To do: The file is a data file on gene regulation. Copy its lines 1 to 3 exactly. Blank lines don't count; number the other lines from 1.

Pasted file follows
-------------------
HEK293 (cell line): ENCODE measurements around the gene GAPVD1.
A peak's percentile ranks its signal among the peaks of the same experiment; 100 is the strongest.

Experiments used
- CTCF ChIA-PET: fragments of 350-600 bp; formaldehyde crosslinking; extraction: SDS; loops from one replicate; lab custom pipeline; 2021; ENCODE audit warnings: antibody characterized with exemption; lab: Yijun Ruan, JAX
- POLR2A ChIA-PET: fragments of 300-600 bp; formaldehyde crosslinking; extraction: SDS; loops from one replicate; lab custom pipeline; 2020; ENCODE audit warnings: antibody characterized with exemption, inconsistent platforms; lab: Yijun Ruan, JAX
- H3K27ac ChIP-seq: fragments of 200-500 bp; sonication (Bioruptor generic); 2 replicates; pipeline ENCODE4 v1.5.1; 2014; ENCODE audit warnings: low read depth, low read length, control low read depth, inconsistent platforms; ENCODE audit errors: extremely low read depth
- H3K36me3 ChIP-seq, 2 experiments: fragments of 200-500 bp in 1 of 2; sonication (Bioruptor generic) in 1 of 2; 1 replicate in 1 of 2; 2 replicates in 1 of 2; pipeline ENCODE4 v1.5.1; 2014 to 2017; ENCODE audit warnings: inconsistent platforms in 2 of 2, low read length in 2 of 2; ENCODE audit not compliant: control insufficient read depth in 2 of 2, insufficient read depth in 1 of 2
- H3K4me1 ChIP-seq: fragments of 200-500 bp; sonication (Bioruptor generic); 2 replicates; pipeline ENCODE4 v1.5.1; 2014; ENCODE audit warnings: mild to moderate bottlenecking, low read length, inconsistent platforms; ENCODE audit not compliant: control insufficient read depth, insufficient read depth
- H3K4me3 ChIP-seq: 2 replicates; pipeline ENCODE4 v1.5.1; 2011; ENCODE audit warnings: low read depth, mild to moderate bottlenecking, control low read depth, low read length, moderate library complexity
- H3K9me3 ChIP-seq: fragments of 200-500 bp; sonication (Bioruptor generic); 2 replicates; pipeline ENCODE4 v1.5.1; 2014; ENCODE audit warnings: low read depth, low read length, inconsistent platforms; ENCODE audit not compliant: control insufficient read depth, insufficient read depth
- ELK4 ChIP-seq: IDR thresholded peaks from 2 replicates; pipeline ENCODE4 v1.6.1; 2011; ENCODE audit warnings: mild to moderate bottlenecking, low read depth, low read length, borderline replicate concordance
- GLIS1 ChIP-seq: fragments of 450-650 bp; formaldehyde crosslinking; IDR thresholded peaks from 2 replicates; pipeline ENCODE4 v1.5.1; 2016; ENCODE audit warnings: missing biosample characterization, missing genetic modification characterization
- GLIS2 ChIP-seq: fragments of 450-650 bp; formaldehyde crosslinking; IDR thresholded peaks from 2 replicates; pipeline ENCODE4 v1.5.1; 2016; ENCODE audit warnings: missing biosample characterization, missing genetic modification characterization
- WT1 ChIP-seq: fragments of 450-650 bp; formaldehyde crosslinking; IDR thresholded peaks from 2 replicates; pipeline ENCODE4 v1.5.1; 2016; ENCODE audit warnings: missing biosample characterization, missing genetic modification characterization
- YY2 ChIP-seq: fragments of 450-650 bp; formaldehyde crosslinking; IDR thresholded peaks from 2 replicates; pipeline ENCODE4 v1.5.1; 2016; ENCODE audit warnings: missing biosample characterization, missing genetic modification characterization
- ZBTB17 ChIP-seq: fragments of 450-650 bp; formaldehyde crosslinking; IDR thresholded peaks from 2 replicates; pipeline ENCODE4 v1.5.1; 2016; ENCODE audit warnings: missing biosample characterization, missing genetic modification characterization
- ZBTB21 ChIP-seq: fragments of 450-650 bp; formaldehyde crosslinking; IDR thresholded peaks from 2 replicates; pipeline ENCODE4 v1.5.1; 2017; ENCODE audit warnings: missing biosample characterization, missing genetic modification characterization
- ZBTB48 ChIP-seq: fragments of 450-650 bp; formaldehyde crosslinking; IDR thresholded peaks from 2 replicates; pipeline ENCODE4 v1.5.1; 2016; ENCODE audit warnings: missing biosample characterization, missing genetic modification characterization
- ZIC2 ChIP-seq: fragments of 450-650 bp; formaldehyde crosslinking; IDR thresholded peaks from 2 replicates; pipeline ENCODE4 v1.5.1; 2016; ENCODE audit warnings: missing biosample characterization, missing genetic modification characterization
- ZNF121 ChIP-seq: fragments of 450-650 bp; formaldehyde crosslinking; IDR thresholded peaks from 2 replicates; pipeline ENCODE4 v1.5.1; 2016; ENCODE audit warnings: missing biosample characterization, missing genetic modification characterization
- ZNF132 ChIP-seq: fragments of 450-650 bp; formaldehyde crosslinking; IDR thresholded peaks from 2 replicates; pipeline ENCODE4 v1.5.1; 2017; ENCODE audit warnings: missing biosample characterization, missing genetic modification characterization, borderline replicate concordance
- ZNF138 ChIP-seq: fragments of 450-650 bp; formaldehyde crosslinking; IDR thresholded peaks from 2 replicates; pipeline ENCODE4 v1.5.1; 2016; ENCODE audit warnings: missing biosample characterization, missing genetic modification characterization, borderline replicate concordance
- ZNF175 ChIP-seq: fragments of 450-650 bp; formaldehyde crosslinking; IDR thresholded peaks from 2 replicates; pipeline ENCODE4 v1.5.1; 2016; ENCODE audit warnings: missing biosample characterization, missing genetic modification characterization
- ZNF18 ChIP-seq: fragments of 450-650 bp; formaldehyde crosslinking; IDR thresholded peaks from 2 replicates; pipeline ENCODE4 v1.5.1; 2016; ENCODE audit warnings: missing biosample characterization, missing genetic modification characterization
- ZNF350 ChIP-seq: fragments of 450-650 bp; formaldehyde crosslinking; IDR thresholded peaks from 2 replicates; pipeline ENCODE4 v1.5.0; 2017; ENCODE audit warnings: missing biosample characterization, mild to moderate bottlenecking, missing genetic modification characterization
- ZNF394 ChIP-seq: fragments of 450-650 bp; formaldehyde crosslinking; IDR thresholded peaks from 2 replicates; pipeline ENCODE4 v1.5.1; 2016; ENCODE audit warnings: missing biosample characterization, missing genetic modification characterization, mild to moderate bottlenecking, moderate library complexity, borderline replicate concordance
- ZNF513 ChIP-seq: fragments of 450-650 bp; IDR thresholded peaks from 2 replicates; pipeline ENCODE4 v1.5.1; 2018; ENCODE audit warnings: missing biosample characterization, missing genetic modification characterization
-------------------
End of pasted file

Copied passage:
HEK293 (cell line): ENCODE measurements around the gene GAPVD1.
A peak's percentile ranks its signal among the peaks of the same experiment; 100 is the strongest.

Experiments used